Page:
December 21, 2017 - Issue: Vol. 163, No. 209 — Daily Edition115th Congress (2017 - 2018) - 1st Session
UNANIMOUS CONSENT REQUEST--EXECUTIVE CALENDAR NO. 261; Congressional Record Vol. 163, No. 209
(Senate - December 21, 2017)
Text available as:
Formatting necessary for an accurate reading of this text may be shown by tags (e.g., <DELETED> or <BOLD>) or may be missing from this TXT display. For complete and accurate display of this text, see the PDF.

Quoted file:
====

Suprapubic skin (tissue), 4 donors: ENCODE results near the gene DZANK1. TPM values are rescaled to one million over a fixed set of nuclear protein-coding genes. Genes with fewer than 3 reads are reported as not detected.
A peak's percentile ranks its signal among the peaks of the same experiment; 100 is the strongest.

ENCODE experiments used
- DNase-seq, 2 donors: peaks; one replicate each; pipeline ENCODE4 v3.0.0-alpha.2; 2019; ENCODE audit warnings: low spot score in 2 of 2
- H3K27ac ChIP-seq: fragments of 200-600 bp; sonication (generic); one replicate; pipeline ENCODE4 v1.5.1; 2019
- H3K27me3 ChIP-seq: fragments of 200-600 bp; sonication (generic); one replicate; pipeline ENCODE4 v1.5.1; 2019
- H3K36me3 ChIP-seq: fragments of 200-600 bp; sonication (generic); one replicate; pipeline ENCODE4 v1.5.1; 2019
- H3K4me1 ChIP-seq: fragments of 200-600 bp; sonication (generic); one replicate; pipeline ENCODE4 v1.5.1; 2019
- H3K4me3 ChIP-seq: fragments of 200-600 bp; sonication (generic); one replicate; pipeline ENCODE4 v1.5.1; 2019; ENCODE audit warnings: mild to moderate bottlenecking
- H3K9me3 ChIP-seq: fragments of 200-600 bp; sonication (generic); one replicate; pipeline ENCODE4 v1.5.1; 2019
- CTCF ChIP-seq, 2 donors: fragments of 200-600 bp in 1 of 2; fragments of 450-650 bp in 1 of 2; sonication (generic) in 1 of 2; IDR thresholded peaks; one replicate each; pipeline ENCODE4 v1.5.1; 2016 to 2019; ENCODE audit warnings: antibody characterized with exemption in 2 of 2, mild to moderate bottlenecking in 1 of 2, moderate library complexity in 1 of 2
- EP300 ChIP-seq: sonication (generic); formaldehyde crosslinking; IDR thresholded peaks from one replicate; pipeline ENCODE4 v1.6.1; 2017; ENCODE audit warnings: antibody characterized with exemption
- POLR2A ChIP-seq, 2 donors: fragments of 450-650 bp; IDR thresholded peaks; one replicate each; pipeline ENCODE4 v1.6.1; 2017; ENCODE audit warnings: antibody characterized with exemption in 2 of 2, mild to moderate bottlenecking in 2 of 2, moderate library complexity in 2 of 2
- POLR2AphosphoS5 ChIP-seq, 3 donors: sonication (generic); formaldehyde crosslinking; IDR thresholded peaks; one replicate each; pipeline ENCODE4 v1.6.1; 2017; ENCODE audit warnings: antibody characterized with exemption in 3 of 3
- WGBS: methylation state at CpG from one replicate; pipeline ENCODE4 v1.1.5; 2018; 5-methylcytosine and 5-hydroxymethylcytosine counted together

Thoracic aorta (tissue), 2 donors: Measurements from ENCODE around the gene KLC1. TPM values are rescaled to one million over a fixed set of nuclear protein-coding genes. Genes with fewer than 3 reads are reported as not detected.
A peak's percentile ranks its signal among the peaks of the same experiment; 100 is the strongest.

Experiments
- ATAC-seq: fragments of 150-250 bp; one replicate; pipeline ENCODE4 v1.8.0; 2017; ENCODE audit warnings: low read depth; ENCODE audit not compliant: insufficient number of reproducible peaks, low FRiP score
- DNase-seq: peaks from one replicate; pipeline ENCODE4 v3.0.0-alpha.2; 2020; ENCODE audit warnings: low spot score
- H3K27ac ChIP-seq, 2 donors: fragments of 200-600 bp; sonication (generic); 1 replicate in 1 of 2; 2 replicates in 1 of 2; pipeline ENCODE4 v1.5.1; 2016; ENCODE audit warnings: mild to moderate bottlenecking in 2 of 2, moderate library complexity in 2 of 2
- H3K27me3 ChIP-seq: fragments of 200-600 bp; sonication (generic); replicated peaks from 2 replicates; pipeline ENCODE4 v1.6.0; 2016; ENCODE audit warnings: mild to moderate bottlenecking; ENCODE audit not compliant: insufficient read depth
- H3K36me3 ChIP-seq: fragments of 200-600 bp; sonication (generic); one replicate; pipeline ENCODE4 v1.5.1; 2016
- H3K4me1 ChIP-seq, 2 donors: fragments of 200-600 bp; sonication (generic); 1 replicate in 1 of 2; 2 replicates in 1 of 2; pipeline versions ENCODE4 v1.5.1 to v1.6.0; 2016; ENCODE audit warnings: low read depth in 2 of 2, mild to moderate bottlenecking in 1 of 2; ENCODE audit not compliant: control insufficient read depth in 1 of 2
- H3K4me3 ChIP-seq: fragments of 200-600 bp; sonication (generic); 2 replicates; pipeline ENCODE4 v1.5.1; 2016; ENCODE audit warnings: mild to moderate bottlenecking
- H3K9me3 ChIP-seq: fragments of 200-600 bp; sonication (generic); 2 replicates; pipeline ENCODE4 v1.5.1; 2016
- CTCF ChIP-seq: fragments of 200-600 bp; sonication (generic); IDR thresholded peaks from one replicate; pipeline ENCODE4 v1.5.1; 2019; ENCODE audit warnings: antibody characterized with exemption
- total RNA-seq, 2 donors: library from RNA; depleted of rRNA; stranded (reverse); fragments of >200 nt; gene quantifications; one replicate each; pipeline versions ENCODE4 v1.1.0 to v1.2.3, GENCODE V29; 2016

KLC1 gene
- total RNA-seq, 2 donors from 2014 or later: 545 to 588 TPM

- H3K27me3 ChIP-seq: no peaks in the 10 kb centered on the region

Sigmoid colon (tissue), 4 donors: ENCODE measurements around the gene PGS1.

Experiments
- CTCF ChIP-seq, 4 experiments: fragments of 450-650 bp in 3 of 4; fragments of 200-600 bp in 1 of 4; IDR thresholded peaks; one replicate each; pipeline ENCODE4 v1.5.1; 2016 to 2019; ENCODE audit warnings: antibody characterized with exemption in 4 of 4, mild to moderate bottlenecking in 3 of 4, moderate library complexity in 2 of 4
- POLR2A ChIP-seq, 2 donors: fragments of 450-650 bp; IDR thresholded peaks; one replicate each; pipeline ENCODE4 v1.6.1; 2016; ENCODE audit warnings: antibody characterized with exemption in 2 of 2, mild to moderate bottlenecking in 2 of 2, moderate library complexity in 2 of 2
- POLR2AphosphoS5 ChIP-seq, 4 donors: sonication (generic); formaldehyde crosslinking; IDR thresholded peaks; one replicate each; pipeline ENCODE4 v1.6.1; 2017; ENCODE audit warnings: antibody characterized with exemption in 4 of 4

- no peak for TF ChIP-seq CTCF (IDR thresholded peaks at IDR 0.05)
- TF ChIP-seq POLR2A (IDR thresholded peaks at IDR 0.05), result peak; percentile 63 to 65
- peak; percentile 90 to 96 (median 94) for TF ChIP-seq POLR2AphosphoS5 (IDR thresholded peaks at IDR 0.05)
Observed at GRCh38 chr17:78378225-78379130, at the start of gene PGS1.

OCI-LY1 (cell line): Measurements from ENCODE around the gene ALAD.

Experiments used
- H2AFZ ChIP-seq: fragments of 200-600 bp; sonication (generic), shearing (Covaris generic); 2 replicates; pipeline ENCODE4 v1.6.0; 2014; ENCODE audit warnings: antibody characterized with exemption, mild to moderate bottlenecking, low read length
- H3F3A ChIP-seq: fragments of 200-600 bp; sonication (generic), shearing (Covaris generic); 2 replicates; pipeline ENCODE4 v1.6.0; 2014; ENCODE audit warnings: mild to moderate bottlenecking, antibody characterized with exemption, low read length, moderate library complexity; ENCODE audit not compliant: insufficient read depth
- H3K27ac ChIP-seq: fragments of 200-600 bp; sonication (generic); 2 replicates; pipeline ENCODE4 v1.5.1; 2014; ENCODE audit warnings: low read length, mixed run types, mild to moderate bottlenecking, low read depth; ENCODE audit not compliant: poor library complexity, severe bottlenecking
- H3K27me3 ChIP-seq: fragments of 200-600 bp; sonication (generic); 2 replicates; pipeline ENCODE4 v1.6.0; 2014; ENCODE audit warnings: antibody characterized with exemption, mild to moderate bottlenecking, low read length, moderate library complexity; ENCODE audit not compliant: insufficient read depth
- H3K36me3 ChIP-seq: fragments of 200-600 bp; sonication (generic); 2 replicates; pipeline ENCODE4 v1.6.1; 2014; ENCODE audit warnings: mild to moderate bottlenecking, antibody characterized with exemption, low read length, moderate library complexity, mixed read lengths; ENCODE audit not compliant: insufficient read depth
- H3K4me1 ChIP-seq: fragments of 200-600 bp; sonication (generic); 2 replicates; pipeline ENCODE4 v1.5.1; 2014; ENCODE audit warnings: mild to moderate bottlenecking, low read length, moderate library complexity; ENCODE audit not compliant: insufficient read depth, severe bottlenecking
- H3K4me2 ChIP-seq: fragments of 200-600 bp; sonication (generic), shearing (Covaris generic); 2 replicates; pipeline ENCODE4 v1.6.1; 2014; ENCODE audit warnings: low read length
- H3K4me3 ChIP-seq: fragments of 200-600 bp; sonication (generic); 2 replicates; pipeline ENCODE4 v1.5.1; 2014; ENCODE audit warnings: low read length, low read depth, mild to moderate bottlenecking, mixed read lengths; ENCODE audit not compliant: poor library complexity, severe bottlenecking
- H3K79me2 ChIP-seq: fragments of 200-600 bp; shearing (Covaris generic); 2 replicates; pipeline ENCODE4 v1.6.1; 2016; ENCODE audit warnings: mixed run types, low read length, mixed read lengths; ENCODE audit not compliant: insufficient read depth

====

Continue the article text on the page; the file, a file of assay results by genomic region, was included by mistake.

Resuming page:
[Pages S8229-S8230] From the Congressional Record Online through the Government Publishing Office [www.gpo.gov] UNANIMOUS CONSENT REQUEST--EXECUTIVE CALENDAR NO. 261 Mr. THUNE. Mr. President, I rise to voice my strong support for the nomination of Ronald Batory to be the Administrator of the Federal Railroad Administration at the Department of Transportation and to express my deep frustration that this noncontroversial, highly qualified nominee has been languishing in the Senate for over 4 months due to objections by a handful of Democrats over a parochial issue entirely unrelated to the nominee's qualifications. The Commerce, Science, and Transportation Committee held a hearing on his nomination on July 26, 2017, and reported his nomination favorably out of committee with a unanimous voice vote on August 2, 2017. At that time, not a single Senator on the committee, Republican or Democrat, expressed any doubt about Mr. Batory's extensive expertise on rail safety issues. Mr. Batory has over 45 years of experience in the railroad industry, in both management and operational positions, and he is a respected leader in driving organizational change and, most importantly, in advancing safety improvements. In fact, Railway Age called him noncontroversial and said: ``He is the best-qualified person to be the Federal Railroad Administrator in a very long time, perhaps in the agency's history.'' Yet, despite his unanimous approval from the committee, he has been blocked from assuming his leadership duties at this important safety regulatory agency. The FRA has critical safety decisions to make on a daily basis, and the agency needs strong strategic direction and management on time-sensitive safety issues. A senior adviser, which is Mr. Batory's current role at the DOT, does not have the same legal authority or ability to lead an agency as does a Senate-confirmed Administrator. It is time to stop hamstringing Mr. Batory and get him confirmed so he can operate at full capacity. Unfortunately, it appears that we will not be able to do that without, once again, engaging in the cloture process on a noncontroversial nominee. This takes up valuable floor time that could be spent on other priorities. Yet it will, undoubtedly, still lead to his being confirmed by a large, bipartisan majority of the Senate. This pattern of obstruction--burning up a week or more of time to confirm two or three nominees who end up with overwhelming cloture and confirmation votes--must end. The Batory nomination is also significant for another reason. Earlier this week, we saw the terrible tragedy of the Amtrak Cascades 501 derailment in Washington. Our heartfelt thoughts and prayers are with all of those affected, especially during this holiday season. As the NTSB continues its ongoing investigation, we will learn more about the causes of this derailment and the measures that might have prevented it. To be clear, the tragic events of this week were not caused by a vacancy at the helm of the FRA, but the Senate must act now to install a leader at this agency to advance any safety solutions and oversight found to be needed as a result of the accident. To date, much of the discussion surrounding this accident has been focused on positive train control or what we call PTC. While it is still early to know what, if any, impact PTC would have had on this accident, I could not agree more with the Democratic leader who earlier this week said: ``We need Positive Train Control.'' He went on to say: ``The Federal Department of Transportation is not pushing Federal PTC hard enough.'' If he truly believes the DOT needs to do more, why is he, along with a few of his colleagues, standing in the way of Mr. Batory's nomination? After all, Congress has tasked the FRA Administrator with providing the oversight and strong push that will be needed to ensure railroads meet next year's December 31, 2018, deadline for full PTC installation and training. Make no mistake, a strong push is what many passenger railroads need. According to the FRA's latest quarterly progress report for passenger railroads, only 50 percent of locomotives are equipped and PTC operable; 64 percent of required PTC radio towers are installed; and only 24 percent of required route miles are in operation. The Commerce, Science, and Transportation Committee expects to continue to play its role in conducting strong oversight of PTC implementation, including holding a hearing in 2018. However, what I do not expect the Commerce, Science, and Transportation Committee to do is to grant any further change to the PTC deadline framework that is established in current law. That is why we need Mr. Batory. When finally confirmed, he will play a significant role in pushing expeditious and successful PTC implementation. This is not just the view of the Commerce, Science, and Transportation Committee, I might add, which, again, approved Mr. Batory, as I said earlier, unanimously, but also of the rail professionals who advance safety on the ground. The States for Passenger Rail Coalition, which consists of 25 State Departments of Transportation, wrote in July: The issues facing the railroad industry today are significant, and it is vital that we have an experienced, capable and dedicated leader like Mr. Batory, who is willing to work with the states to make the improvements necessary to build a national rail system with an emphasis on increasing mobility and reliability, while enhancing safety and security now, and in the years to come. Likewise, rail labor--representing conductors and communication workers--and other industry groups urged the Senate to proceed to Mr. Batory's nomination ``as soon as possible,'' stressing ``the importance of having Mr. Batory's expertise and leadership at the agency responsible for railroad safety.'' That letter was written in September. It is now December. There is no reason for this delay. Mr. President, I ask unanimous consent that both of these letters be printed in the Record. There being no objection, the material was ordered to be printed in the Record, as follows: September 15, 2017. Senator McConnell, Senate Majority Leader, Washington, DC. Senator Schumer, Senate Minority Leader, Washington, DC. Dear Republican Leader McConnell and Democratic Leader Schumer: As rail industry stakeholders, we write to support the nomination of Ronald Batory for Federal [[Page S8230]] Railroad Administrator. We urge the Senate to proceed to Mr. Batory's nomination as soon as possible. Mr. Batory's nomination was announced in July, unanimously approved and reported by the Senate Commerce Committee in August, and now awaits action on the Senate floor. Mr. Batory is eminently qualified to be FRA Administrator and we believe he will have considerable bipartisan Member support once the Senate turns to his nomination. We ask that his nomination be considered soon by the full Senate, in light of the importance of having Mr. Batory's expertise and leadership at the agency responsible for railroad safety. Thank you for considering our views on this important matter. Association of American Railroads (AAR); BNSF Railway; Canadian National Railway; Canadian Pacific Railway; CSX Transportation; Kansas City Southern Railroad; Norfolk Southern Railway; Union Pacific Railroad; American Short Line and Regional Railroad Association (ASLRRA); International Association of Sheet Metal, Air, Rail and Transportation Workers (SMART); Transportation Communications Union/IAM. National Association of Railroad Passengers (NARP); National Railroad Construction & Maintenance Association (NRC); Railway Engineering-Maintenance Suppliers Association (REMSA); Railway Supply Institute (RSI); States for Passenger Rail Coalition (SPRC); American Association of Private Railroad Car Owners (AAPRCO); AECOM; GE Transportation; Progress Rail Services; Siemens. ____ July 19, 2017. Hon. John Thune, Chairman, Committee on Commerce, Science and Transportation, U.S. Senate, Washington, DC. Hon. Bill Nelson, Ranking Member, Committee on Commerce, Science and Transportation, U.S. Senate, Washington, DC. Dear Chairman Thune and Ranking Member Nelson: On behalf of the States for Passenger Rail Coalition, Inc (SPRC), I write in support of the confirmation of Ronald L. Batory as Administrator of the Federal Railroad Administration (FRA) for the United States Department of Transportation (USDOT). The SPRC's mission is to promote the research, development, implementation, operation, sustainability, and expansion of publicly supported intercity passenger rail services. On behalf of its membership representing 25 state departments of transportation and passenger rail authorities, SPRC advocates for ongoing federal funding and programmatic support for intercity passenger rail initiatives, including efforts to improve safety on our nations rail system and at highway-rail at-grade crossings. We are impressed with Mr. Batory's extensive experience in the railroad industry and appreciate his plan to improve communications within the agency, and we encourage him to collaborate closely with public and private stakeholders to achieve policy goals. We are especially encouraged by his reputation as a good listener with a sound analytical approach We commend his affirmation of the need for the FRA to move to performance-based rulemaking and fact-based policy making. Focusing upon these two objectives will strengthen the role of the states in promoting the development of a safe, reliable and efficient vibrant national network of freight and passenger rail services. We ask that the Committee act speedily to confirm Mr. Batory. The issues facing the railroad industry today are significant, and it is vital that we have an experienced, capable and dedicated leader like Mr. Batory, who is willing to work with the states to make the improvements necessary to build a national rail system with an emphasis on increasing mobility and reliability, while enhancing safety and security now, and in the years to come. Sincerely, Paul C. Worley, CPM, Chair, States for Passenger Rail Coalition, Inc. Mr. THUNE. Mr. President, we have had an immensely qualified leader, Ronald Batory, ready to lead an important safety agency for over 4 months. The time for playing political games with the leadership of this railroad safety agency should be over. It is long past time that my Democratic colleagues end the obstruction, and this body must confirm Ronald Batory. Mr. President, I ask unanimous consent that the Senate proceed to executive session for the consideration of Calendar No. 261, Ronald Batory. I further ask that the Senate vote on the nomination with no intervening action or debate; that if confirmed, the motion to reconsider be considered made and laid upon the table; that the President be immediately notified of the Senate's action, and the Senate then resume legislative session. The PRESIDING OFFICER. Is there objection? Mr. SCHUMER. I object. The PRESIDING OFFICER. Objection is heard. Mr. THUNE. Mr. President, I am kind of beyond words to explain why we are objecting to someone who was unanimously approved out of the committee, is highly qualified, noncontroversial, and would run an incredibly important safety agency in this country. I just don't have words to explain what that objection might be. I hope this is the last time the Democrats in the Senate will object to getting this important position filled with an individual who comes highly regarded, highly qualified, and has gone through the entire process--answered all of the questions through his confirmation--and is ready now for a final vote in the U.S. Senate, which would allow him to get the job and to get about the important work of ensuring that there is safety on the railroads in this country. I yield the floor. The PRESIDING OFFICER. The Senator from Indiana. ____________________